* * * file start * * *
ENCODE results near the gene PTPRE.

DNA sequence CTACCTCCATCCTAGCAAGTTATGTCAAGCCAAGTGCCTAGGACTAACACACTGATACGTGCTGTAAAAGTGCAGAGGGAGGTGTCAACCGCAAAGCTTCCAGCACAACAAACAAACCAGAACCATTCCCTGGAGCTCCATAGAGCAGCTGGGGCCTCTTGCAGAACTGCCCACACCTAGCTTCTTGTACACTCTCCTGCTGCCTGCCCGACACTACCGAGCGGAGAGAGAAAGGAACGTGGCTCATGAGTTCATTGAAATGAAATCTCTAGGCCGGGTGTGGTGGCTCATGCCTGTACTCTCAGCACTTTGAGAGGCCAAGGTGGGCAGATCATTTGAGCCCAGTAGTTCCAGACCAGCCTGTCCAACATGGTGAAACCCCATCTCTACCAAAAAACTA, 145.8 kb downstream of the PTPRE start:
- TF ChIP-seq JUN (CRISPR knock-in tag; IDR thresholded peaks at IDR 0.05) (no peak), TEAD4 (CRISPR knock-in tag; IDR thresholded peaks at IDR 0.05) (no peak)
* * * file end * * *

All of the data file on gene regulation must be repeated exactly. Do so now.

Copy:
ENCODE results near the gene PTPRE.

DNA sequence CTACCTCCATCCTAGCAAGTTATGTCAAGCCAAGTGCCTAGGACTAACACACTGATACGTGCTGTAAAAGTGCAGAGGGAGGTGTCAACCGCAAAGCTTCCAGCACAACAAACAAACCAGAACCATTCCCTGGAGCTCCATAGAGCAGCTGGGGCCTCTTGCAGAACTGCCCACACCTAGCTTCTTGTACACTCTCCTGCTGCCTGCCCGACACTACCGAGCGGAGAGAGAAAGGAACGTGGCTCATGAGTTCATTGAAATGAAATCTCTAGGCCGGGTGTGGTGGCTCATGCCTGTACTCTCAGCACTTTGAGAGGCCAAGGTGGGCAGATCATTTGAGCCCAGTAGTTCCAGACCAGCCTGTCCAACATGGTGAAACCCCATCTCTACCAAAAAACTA, 145.8 kb downstream of the PTPRE start:
- TF ChIP-seq JUN (CRISPR knock-in tag; IDR thresholded peaks at IDR 0.05) (no peak), TEAD4 (CRISPR knock-in tag; IDR thresholded peaks at IDR 0.05) (no peak)